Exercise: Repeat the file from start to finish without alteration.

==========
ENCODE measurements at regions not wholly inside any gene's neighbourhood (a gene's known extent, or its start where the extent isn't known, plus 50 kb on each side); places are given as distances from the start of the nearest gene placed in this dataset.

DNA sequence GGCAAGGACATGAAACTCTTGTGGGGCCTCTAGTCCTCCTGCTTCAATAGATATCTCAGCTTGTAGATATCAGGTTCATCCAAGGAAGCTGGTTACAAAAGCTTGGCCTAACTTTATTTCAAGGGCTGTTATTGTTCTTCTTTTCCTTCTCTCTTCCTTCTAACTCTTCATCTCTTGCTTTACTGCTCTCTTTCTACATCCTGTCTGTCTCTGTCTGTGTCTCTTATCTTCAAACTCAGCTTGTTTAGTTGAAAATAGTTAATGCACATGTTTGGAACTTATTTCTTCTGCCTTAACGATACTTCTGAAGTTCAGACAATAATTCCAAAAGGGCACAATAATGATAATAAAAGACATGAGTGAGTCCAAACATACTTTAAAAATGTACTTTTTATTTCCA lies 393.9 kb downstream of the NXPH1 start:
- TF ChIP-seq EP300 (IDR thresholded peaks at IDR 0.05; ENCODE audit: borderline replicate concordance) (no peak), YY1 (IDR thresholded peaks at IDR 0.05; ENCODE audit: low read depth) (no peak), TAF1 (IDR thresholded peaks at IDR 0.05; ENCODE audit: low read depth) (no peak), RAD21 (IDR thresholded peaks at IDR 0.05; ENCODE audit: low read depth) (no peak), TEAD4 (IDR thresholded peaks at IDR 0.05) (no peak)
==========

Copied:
ENCODE measurements at regions not wholly inside any gene's neighbourhood (a gene's known extent, or its start where the extent isn't known, plus 50 kb on each side); places are given as distances from the start of the nearest gene placed in this dataset.

DNA sequence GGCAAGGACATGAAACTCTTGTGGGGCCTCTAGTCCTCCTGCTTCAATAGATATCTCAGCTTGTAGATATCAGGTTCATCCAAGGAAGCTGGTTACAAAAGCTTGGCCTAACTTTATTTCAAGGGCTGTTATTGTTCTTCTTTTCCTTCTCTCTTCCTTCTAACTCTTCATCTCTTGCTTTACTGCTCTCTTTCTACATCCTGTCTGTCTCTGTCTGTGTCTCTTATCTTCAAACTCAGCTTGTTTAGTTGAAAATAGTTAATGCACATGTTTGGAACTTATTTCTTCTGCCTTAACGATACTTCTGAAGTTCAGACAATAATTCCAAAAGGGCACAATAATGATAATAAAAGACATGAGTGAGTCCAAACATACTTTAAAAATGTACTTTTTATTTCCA lies 393.9 kb downstream of the NXPH1 start:
- TF ChIP-seq EP300 (IDR thresholded peaks at IDR 0.05; ENCODE audit: borderline replicate concordance) (no peak), YY1 (IDR thresholded peaks at IDR 0.05; ENCODE audit: low read depth) (no peak), TAF1 (IDR thresholded peaks at IDR 0.05; ENCODE audit: low read depth) (no peak), RAD21 (IDR thresholded peaks at IDR 0.05; ENCODE audit: low read depth) (no peak), TEAD4 (IDR thresholded peaks at IDR 0.05) (no peak)